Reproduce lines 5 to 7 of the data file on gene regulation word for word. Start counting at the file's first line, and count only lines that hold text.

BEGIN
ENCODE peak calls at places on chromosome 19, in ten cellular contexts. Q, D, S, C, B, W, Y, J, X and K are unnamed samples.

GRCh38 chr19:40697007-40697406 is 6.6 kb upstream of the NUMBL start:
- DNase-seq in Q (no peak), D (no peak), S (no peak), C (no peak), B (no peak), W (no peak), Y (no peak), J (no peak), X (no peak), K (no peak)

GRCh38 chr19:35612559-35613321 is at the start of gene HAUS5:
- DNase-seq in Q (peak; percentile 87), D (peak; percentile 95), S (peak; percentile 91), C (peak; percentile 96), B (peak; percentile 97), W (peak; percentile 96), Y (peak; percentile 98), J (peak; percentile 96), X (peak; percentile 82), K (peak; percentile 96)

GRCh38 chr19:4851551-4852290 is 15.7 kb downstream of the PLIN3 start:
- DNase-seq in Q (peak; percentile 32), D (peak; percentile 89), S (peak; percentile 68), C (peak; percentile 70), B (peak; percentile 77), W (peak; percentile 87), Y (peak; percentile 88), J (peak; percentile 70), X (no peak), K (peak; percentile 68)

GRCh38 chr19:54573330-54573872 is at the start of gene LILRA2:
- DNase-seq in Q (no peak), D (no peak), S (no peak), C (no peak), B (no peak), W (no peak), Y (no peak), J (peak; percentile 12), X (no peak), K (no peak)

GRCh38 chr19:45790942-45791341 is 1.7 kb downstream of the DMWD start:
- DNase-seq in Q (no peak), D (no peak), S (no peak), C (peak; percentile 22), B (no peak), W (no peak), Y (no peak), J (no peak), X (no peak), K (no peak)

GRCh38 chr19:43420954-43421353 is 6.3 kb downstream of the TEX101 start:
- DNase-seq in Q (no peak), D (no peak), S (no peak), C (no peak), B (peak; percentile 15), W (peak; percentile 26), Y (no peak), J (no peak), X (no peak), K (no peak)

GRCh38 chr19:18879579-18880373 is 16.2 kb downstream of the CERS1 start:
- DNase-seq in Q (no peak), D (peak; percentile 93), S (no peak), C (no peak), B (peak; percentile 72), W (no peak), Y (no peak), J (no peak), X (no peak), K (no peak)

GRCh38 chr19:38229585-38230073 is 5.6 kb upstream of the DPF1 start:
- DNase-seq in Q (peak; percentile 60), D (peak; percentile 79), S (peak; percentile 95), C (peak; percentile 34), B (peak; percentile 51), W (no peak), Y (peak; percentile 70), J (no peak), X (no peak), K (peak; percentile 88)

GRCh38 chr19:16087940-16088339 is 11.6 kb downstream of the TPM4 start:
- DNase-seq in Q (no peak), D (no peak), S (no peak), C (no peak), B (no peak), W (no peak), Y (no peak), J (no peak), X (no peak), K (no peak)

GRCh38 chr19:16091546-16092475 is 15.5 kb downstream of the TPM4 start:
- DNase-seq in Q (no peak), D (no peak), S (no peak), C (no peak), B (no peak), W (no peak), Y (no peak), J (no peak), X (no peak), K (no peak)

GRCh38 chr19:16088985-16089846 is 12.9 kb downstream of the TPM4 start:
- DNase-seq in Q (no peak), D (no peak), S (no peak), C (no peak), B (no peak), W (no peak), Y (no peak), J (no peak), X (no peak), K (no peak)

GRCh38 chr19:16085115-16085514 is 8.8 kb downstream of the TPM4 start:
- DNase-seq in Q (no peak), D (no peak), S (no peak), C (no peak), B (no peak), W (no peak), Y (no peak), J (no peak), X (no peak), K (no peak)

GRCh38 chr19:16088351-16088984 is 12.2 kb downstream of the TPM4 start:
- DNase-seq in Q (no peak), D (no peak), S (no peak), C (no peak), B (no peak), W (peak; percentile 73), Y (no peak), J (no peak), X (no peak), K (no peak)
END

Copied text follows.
- DNase-seq in Q (peak; percentile 87), D (peak; percentile 95), S (peak; percentile 91), C (peak; percentile 96), B (peak; percentile 97), W (peak; percentile 96), Y (peak; percentile 98), J (peak; percentile 96), X (peak; percentile 82), K (peak; percentile 96)

GRCh38 chr19:4851551-4852290 is 15.7 kb downstream of the PLIN3 start:
- DNase-seq in Q (peak; percentile 32), D (peak; percentile 89), S (peak; percentile 68), C (peak; percentile 70), B (peak; percentile 77), W (peak; percentile 87), Y (peak; percentile 88), J (peak; percentile 70), X (no peak), K (peak; percentile 68)